Missoula day care owner loses bid for reclassification as low-risk sex offender

Missoula day care owner loses bid for reclassification as low-risk sex offender

Albert Gaub

Albert Gaub was convicted of assaulting a toddler while he was owner of a day-care in Missoula.

A 72-year-old day care owner convicted of repeatedly assaulting a toddler in his care has lost his bid to be classified as a low-risk sex offender.

The Montana Supreme Court on Tuesday rejected an appeal from Albert Gaub, who with his wife formerly ran the Cuddles and More daycare center from their home in Missoula.

Gaub pleaded guilty in 2010 to assaulting the girl, who was not quite 2 when the attacks began, over a period of 18 months. He was sentenced in January to 30 years in prison with 15 suspended, and later classified as a Level 2 sex offender, considered at a moderate risk to repeat his crime.

But that designation amounted to a "substantial injustice," Billings-based Assistant Public Defender Eric Bunn contended in Gaub's appeal.

A psychosexual evaluation recommended the lower-risk classification, Bunn noted, adding that Gaub "had no prior convictions or criminal system involvement, was advanced in age, and had no history of violence." Although the Gaubs ran the daycare center for about a decade, there apparently were no other victims, he wrote.

"Worthy of note is that Gaub upon ultimate release from incarceration shall not be working at a day care. Therefore, any situational opportunities will be significantly diminished. Upon release, Gaub may even need the assistance of a nursing home," he wrote.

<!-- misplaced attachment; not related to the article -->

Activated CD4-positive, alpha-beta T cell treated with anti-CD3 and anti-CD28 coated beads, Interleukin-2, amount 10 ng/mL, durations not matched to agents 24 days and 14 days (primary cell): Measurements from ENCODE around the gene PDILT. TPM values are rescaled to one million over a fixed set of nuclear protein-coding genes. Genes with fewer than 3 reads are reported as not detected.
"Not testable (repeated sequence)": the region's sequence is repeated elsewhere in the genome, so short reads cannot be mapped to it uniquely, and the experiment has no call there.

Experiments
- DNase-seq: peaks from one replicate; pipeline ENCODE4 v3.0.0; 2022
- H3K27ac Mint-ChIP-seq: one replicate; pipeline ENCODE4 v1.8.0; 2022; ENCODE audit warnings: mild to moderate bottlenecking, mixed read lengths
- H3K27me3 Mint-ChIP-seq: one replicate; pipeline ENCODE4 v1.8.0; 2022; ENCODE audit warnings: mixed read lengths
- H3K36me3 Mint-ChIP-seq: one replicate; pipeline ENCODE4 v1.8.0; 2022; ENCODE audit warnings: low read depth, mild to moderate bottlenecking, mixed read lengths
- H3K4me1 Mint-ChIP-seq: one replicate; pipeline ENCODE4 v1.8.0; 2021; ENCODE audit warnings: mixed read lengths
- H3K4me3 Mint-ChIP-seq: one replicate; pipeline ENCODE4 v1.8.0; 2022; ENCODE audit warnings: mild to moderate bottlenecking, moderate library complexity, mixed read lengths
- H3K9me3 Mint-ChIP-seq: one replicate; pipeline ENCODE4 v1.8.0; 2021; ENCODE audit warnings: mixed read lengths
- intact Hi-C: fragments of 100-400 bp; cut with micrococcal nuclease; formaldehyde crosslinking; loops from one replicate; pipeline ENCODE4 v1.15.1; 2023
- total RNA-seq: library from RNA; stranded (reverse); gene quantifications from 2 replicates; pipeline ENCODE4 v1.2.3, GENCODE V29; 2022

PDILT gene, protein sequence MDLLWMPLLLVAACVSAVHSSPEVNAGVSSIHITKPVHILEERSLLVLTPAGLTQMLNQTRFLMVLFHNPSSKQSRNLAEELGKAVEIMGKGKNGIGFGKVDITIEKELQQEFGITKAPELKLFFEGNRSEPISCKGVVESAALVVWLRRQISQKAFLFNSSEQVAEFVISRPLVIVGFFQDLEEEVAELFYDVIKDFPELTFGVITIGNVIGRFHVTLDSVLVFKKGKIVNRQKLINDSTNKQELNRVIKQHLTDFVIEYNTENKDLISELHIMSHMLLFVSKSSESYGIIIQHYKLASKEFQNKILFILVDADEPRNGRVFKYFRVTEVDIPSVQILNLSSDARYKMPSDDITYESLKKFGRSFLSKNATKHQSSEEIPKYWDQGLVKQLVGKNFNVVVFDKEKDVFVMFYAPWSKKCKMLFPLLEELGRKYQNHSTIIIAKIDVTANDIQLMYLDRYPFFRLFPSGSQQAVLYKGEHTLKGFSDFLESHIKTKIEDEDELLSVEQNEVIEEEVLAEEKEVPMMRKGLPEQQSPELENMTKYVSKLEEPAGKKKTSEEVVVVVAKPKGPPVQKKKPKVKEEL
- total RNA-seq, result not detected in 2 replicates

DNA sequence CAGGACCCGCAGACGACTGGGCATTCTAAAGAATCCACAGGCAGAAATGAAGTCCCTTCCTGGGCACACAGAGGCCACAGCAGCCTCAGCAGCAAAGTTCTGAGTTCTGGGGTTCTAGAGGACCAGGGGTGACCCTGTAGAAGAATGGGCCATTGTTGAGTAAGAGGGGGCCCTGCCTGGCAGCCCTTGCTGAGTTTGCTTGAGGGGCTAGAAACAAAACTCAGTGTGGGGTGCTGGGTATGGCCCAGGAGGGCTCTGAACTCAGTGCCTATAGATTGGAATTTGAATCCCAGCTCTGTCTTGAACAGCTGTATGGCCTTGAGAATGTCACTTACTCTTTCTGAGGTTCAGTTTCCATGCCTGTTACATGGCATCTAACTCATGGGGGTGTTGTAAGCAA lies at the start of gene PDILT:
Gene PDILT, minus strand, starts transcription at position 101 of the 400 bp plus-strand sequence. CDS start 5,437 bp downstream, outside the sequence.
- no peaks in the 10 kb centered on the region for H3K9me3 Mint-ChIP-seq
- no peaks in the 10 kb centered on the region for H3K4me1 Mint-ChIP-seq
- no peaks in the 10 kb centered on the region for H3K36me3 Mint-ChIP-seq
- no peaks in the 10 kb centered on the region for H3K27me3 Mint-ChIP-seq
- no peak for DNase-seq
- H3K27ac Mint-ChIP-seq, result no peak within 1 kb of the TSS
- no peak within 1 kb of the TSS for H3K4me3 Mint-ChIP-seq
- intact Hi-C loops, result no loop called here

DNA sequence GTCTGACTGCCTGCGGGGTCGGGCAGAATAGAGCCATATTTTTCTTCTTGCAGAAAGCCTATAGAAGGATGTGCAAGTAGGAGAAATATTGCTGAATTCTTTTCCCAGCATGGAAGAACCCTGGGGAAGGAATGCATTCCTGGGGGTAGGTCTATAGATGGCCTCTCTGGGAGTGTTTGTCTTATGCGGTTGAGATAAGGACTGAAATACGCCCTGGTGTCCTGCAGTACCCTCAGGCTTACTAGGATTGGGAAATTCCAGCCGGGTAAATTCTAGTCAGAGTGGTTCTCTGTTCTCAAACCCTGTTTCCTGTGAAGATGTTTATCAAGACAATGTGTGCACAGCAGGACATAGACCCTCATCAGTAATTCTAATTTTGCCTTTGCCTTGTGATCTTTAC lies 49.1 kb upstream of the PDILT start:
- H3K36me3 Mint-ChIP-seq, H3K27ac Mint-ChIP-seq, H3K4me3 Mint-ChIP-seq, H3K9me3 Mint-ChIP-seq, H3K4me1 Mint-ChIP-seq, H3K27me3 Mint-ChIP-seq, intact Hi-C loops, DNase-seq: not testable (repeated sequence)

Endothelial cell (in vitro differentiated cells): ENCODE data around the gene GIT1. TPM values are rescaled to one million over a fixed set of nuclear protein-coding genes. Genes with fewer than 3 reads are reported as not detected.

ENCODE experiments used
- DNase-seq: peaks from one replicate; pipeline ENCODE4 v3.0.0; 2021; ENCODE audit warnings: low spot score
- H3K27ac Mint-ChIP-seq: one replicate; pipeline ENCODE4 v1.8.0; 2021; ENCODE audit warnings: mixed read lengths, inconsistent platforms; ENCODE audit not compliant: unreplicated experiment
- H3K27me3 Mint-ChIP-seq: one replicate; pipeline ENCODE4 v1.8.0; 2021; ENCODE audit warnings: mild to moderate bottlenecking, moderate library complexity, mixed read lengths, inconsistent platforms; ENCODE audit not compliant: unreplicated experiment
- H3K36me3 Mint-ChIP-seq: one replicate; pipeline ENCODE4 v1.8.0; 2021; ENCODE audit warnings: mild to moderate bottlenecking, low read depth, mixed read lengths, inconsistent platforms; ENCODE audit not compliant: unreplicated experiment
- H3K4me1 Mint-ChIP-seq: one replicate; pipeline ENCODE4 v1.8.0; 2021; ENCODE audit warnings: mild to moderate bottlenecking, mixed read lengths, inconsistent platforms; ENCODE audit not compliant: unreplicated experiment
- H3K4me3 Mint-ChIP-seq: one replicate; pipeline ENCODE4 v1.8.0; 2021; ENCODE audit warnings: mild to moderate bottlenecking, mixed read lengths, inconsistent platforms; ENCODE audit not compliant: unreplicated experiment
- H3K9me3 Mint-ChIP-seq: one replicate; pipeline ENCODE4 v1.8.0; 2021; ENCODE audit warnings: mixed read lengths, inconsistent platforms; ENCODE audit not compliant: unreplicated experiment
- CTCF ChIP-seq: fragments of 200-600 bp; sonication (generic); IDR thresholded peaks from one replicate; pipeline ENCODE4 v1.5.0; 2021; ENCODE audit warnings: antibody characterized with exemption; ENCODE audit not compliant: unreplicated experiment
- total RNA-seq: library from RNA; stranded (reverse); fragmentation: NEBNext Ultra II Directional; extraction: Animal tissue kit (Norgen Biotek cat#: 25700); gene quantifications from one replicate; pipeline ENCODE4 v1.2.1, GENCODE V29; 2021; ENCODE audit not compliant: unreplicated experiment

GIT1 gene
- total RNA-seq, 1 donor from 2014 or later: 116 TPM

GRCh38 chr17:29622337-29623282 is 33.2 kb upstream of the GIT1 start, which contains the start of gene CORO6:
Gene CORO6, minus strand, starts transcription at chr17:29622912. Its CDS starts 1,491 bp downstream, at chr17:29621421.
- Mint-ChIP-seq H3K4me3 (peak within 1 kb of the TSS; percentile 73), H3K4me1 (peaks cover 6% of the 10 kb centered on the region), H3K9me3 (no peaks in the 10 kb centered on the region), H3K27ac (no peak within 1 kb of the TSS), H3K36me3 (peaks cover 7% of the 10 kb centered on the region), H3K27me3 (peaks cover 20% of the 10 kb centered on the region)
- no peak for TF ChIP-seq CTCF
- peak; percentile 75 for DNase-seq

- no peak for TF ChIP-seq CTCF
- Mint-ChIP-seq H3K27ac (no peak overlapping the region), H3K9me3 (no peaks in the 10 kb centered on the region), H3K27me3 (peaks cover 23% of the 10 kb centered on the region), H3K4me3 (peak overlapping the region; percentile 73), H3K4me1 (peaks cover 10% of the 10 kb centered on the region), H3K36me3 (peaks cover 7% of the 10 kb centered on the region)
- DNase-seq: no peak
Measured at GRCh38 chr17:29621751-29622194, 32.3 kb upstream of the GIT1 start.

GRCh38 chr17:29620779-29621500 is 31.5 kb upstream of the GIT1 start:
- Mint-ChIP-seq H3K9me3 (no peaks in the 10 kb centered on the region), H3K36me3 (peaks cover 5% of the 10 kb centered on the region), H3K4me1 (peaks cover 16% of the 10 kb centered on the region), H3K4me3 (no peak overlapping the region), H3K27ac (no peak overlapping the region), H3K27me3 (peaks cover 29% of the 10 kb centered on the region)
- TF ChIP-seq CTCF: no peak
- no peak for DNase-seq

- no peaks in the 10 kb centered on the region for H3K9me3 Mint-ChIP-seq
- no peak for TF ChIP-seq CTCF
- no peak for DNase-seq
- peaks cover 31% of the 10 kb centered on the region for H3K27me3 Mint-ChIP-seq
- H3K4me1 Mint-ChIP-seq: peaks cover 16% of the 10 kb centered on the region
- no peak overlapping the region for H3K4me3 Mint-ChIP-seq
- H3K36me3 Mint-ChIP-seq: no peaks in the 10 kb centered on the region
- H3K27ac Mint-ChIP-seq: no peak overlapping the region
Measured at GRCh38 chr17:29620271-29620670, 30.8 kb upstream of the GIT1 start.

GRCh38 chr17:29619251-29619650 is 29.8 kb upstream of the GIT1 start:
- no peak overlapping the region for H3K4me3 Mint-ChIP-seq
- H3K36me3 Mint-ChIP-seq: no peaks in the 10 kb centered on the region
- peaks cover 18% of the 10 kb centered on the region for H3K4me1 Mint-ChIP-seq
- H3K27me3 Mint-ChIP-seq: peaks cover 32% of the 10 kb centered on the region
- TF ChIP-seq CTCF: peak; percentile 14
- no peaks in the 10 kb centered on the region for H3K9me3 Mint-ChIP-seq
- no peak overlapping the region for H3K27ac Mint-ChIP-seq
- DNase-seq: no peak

In classifying Gaub as a Level 2 offender, the District Court cited his attitude and his refusal to admit wrongdoing. During an interview with police, Gaub characterized his victim as "4 going on 40."

"Gaub claimed that (the girl) knew what she was doing and what was going on, suggesting that if the little girl had not been so promiscuous he would not have abused her," the Attorney General's Office wrote in its response to Gaub's appeal.

And Gaub wrote in a statement that "I only touched the young girl in a wrong way and did not physically, hurt, abuse or harm her at all."

Although Bunn termed the District Court's classification a "gut-feeling call," the Supreme Court disagreed.

"There clearly was not an abuse of discretion," Chief Justice Mike McGrath wrote. Justices Patricia Cotter, Beth Baker, Michael Wheat and Brian Morris concurred.

Missoulian reporter Gwen Florio can be reached at 523-5268, gwen.florio@missoulian.com, or CopsAndCourts.com.


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